The 10-11-12 System
The three important criteria in picking dividend stocks in the 10-11-12 system are:
Do not chase yield, never buy a stock just because the yield is attractive.
The historical average dividend growth of the S&P 500 is 5.5% per year.
Payout ratio is all about safety of the dividend.
Remember, look for payout ratios based on the free cash flow of 75% or less. Unless the stock is a BDC, REIT, or MLP in which case they can be as high as 100%. In those cases the margin of safety is much lower.
These numbers are meant to be a guide, they are not set in stone. These figures are based on the following assumptions:
1.Unless otherwise stated, over the next 10 years the stock will appreciate 7.84% per year. This figure is equal to the historical average of the stock market since 1961.
2.The average stock performance and growth are consistent. Obviously this will not be the case in real life.
There are online calculators available to calculate dividend returns. The author recommends the Wealthy Retirement Dividend Calculator which is the website for his retirement newsletter.
How to Setup Your Own 10-11-12 Portfolio:
Example company: Kimberly-Clark Corporation (NYSE: KMB) has raised dividends for 48 consecutive years.
Three guidelines for setting up your portfolio:
1.Payout ratio 75% or lower
2.Starting yield of 4.7% or higher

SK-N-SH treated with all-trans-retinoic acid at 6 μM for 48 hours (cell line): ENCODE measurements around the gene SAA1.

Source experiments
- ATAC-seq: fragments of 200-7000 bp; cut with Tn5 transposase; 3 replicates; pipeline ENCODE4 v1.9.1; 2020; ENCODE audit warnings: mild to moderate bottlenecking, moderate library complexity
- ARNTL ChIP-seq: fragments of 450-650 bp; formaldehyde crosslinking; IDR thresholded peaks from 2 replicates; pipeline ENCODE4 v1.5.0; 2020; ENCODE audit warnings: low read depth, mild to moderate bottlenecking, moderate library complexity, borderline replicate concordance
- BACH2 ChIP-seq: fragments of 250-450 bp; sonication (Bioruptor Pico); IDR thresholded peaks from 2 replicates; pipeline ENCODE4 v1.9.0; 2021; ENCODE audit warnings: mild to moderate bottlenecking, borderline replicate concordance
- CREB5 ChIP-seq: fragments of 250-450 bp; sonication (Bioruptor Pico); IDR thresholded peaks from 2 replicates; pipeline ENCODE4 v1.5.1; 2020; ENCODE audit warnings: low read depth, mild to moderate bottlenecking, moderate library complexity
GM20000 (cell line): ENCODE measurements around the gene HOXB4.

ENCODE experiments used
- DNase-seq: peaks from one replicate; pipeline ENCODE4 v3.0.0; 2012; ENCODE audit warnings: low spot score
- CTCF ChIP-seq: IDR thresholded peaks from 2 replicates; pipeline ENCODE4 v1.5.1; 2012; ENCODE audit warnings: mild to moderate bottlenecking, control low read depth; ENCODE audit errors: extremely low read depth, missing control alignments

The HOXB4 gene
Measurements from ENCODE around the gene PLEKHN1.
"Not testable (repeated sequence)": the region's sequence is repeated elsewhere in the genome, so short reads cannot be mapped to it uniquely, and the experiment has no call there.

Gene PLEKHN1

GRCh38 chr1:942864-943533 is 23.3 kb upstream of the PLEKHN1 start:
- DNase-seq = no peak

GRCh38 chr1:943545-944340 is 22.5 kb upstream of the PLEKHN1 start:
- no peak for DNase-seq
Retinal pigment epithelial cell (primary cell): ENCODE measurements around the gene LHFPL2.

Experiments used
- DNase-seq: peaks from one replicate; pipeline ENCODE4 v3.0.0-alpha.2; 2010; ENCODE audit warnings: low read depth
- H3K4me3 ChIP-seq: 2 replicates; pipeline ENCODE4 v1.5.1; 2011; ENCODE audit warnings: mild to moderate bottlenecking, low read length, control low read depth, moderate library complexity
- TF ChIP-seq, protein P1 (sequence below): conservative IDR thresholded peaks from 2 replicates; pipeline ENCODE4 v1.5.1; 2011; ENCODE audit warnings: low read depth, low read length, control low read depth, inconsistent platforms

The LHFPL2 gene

3.Dividend growth of 10% or higher
Of all the guidelines, payout ratio is the one you’ll want to stick to the closest.
Payout ratio of 75% or lower not including BDC, REIT, or MLP in which case they can be as high as 100%.
In this entire strategy, the reliability of the dividend is the most important factor.
Keep an eye on the free cash flow and if management has publicly stated a payout ratio goal.
Yield of 4.7% or Higher
A 4.7% yield on a stable company is pretty solid.
A stock with a 4% yield that grows by 10% per year will yield double digits by year 11 and will yield 20% by year 18.
Dividend Growth of 10% or Higher
It is not recommended to buy a stock with a 13% yield with a dividend that is unsustainable.
When to Sell:
At least once a year look at your stocks to see if any of the following has occurred:
- Increased payout ratio
- Decline in cash flow, earnings, or sales
- Change in dividend policy
Any major changes in these three areas may indicate that it is time to sell.